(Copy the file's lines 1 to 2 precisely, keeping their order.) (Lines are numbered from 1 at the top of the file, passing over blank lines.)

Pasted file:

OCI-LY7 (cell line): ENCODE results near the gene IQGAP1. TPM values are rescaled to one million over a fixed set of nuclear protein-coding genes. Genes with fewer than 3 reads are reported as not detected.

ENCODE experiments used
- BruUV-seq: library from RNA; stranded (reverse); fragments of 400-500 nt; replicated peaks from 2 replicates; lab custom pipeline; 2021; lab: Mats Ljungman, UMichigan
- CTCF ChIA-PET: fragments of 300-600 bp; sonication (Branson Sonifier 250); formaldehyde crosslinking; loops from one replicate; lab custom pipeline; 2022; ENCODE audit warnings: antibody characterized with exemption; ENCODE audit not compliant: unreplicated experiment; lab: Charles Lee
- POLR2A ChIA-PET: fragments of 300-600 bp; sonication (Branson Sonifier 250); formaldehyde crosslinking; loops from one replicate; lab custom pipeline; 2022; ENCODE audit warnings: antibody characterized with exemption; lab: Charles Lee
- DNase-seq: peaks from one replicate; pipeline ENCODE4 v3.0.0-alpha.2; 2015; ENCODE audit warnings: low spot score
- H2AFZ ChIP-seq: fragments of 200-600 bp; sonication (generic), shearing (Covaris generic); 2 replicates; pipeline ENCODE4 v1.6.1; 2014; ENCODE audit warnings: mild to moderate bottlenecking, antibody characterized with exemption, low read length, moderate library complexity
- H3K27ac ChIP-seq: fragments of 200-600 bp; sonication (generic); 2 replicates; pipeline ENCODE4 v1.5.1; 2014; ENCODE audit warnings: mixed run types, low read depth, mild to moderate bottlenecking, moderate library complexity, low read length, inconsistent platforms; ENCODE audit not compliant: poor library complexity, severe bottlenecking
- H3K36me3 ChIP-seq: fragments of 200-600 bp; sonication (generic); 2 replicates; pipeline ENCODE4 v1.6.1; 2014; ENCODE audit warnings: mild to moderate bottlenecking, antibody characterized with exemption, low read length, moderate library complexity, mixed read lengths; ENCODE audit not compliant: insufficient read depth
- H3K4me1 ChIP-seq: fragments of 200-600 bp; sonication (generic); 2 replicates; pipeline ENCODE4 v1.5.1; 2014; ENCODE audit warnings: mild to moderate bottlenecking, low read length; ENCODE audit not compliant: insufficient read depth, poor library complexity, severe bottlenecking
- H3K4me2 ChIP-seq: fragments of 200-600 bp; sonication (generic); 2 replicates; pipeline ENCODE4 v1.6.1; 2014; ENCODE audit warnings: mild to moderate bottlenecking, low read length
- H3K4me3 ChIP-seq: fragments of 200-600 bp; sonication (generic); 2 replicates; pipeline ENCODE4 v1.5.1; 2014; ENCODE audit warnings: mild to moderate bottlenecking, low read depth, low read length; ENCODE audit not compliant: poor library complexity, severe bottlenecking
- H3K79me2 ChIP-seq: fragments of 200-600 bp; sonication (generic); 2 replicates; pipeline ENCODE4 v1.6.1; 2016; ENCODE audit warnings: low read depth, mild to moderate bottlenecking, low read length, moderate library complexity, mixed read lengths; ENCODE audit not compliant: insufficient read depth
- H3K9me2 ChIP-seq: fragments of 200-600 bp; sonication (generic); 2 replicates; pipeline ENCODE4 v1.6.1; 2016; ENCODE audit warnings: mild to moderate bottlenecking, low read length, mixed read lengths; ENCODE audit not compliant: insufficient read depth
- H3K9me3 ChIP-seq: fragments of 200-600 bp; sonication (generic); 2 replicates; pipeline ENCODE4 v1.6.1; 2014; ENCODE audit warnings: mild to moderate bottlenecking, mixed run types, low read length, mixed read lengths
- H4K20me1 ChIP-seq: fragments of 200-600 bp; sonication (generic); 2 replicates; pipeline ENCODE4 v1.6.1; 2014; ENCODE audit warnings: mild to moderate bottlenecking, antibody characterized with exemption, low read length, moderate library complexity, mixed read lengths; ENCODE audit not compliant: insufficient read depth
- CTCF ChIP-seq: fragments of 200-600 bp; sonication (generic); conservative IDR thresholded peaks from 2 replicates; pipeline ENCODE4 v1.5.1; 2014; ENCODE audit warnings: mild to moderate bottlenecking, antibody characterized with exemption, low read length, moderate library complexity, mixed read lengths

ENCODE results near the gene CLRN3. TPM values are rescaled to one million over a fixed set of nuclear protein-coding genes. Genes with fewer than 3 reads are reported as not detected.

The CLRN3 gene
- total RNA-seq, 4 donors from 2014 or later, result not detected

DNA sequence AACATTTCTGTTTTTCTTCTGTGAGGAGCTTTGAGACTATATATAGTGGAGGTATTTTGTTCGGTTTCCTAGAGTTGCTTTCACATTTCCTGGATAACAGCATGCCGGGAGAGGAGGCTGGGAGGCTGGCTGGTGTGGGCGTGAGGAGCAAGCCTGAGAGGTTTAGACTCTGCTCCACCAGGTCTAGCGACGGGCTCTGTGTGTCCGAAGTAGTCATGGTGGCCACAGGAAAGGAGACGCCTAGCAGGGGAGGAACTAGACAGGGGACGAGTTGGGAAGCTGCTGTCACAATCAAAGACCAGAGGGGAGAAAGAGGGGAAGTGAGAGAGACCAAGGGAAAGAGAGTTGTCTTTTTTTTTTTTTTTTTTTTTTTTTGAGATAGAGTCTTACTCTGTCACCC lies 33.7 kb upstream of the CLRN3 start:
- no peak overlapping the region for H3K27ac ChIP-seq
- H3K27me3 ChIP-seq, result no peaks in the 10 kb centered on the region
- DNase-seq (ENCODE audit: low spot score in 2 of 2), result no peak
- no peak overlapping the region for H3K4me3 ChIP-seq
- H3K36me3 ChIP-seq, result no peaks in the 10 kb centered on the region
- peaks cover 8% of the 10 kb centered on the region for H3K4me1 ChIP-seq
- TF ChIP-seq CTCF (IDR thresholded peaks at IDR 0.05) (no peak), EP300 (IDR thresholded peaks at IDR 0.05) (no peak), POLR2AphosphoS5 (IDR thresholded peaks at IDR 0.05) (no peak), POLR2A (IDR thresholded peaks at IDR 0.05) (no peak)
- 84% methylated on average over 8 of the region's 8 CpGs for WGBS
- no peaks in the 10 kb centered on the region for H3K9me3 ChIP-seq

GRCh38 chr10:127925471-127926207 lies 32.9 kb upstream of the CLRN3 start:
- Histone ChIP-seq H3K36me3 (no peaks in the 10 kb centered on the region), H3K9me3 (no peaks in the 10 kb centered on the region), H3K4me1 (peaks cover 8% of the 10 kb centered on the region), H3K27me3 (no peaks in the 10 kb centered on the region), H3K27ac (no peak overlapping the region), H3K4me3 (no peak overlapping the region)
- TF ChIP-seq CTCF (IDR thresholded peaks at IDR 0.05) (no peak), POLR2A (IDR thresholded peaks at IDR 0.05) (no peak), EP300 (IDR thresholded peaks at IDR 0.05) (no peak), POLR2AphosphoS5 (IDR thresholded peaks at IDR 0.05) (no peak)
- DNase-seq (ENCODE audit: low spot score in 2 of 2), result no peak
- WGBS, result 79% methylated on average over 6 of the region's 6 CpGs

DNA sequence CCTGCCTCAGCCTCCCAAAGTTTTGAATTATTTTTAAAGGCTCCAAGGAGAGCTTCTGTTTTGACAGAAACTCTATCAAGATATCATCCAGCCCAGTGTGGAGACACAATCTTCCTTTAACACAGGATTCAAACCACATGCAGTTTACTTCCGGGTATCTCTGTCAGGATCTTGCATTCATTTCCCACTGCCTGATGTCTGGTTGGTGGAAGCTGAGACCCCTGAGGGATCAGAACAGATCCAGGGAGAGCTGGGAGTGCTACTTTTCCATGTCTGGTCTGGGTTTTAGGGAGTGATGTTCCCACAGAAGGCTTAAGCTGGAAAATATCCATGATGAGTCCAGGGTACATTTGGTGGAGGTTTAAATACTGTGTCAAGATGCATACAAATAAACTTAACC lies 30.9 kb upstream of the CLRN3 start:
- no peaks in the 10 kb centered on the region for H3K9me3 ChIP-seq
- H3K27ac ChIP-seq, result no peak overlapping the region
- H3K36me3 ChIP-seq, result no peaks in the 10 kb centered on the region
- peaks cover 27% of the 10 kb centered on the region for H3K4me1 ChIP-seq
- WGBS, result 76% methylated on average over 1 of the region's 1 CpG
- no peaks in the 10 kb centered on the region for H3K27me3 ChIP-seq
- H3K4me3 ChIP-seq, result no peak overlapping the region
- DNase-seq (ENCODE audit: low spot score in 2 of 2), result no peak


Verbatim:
OCI-LY7 (cell line): ENCODE results near the gene IQGAP1. TPM values are rescaled to one million over a fixed set of nuclear protein-coding genes. Genes with fewer than 3 reads are reported as not detected.

ENCODE experiments used